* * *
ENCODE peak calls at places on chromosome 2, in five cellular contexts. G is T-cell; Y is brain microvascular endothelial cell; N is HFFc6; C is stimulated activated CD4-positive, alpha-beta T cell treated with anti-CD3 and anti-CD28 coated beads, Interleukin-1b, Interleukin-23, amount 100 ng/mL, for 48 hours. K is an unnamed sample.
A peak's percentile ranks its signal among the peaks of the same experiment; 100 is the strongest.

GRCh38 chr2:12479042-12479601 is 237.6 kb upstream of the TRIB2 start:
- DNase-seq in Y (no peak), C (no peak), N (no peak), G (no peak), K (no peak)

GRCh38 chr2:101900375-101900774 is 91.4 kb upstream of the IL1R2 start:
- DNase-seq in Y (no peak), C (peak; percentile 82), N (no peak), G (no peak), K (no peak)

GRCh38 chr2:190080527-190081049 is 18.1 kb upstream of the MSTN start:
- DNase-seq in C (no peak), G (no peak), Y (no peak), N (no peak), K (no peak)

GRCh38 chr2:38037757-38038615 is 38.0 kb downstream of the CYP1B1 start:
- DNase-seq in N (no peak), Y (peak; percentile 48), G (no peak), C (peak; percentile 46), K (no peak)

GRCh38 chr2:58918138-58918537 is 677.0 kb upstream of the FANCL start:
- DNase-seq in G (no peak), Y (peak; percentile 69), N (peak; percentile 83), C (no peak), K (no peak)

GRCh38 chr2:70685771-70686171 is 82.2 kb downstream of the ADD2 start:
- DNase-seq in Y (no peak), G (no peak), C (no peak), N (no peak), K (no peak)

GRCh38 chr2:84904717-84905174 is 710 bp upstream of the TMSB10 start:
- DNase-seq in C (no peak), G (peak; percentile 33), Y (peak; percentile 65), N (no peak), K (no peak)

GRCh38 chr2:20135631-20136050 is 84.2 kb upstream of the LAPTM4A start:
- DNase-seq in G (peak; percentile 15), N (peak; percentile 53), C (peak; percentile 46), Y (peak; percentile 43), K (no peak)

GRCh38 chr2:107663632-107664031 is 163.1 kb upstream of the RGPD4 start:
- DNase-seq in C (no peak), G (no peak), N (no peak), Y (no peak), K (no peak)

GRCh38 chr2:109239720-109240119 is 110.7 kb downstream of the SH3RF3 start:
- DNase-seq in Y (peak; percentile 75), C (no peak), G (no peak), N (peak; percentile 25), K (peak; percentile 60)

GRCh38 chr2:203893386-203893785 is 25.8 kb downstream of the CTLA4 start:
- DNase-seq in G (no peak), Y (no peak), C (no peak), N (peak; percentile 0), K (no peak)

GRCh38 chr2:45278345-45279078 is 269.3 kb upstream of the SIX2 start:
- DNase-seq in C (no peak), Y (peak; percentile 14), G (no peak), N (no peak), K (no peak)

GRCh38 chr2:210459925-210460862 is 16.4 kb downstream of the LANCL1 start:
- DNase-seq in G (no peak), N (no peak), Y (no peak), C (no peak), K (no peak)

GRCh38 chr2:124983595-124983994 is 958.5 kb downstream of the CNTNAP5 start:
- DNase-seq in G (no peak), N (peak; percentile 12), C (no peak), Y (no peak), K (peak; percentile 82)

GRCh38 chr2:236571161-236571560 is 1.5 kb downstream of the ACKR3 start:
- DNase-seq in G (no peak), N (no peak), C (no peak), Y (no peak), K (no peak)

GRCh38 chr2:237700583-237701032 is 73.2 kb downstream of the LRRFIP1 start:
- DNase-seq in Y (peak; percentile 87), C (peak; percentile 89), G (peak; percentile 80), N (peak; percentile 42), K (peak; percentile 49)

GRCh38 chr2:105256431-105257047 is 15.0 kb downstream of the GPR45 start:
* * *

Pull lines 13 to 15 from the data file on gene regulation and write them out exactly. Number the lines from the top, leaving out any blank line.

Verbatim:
GRCh38 chr2:70685771-70686171 is 82.2 kb downstream of the ADD2 start:
- DNase-seq in Y (no peak), G (no peak), C (no peak), N (no peak), K (no peak)

GRCh38 chr2:84904717-84905174 is 710 bp upstream of the TMSB10 start: